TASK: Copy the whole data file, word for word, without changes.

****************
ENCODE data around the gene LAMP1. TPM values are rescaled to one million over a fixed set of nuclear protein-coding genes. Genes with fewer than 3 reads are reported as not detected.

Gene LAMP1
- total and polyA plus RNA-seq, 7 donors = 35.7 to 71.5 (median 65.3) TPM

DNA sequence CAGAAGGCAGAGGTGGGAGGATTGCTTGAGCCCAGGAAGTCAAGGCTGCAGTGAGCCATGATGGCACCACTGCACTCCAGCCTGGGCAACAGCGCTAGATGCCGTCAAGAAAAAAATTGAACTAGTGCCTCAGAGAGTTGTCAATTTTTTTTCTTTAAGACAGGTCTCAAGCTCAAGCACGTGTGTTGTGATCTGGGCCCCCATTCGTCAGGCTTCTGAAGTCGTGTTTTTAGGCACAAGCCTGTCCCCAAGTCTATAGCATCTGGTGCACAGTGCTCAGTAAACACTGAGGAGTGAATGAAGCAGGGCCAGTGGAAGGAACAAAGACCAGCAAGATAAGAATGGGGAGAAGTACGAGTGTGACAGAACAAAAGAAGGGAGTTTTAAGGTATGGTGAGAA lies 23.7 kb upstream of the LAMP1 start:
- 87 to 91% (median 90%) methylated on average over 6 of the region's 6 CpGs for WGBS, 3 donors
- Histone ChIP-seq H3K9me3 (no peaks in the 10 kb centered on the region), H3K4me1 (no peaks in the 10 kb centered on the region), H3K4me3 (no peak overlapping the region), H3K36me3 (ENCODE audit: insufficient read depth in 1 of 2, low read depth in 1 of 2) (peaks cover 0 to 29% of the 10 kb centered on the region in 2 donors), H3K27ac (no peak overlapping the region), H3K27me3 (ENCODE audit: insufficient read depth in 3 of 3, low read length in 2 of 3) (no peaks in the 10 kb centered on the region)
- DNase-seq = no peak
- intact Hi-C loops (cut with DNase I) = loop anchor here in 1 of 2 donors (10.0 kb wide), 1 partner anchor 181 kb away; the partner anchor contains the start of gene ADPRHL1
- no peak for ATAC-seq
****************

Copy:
ENCODE data around the gene LAMP1. TPM values are rescaled to one million over a fixed set of nuclear protein-coding genes. Genes with fewer than 3 reads are reported as not detected.

Gene LAMP1
- total and polyA plus RNA-seq, 7 donors = 35.7 to 71.5 (median 65.3) TPM

DNA sequence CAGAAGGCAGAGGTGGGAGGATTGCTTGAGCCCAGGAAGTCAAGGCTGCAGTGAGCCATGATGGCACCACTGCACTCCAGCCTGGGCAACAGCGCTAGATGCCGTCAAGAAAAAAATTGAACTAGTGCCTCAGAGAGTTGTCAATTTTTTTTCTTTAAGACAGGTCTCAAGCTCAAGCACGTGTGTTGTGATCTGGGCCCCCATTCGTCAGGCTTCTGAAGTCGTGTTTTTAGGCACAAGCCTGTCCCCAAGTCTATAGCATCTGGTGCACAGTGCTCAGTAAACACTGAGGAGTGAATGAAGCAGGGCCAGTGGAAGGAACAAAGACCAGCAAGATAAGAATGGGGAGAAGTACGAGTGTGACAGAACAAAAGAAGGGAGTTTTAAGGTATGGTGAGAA lies 23.7 kb upstream of the LAMP1 start:
- 87 to 91% (median 90%) methylated on average over 6 of the region's 6 CpGs for WGBS, 3 donors
- Histone ChIP-seq H3K9me3 (no peaks in the 10 kb centered on the region), H3K4me1 (no peaks in the 10 kb centered on the region), H3K4me3 (no peak overlapping the region), H3K36me3 (ENCODE audit: insufficient read depth in 1 of 2, low read depth in 1 of 2) (peaks cover 0 to 29% of the 10 kb centered on the region in 2 donors), H3K27ac (no peak overlapping the region), H3K27me3 (ENCODE audit: insufficient read depth in 3 of 3, low read length in 2 of 3) (no peaks in the 10 kb centered on the region)
- DNase-seq = no peak
- intact Hi-C loops (cut with DNase I) = loop anchor here in 1 of 2 donors (10.0 kb wide), 1 partner anchor 181 kb away; the partner anchor contains the start of gene ADPRHL1
- no peak for ATAC-seq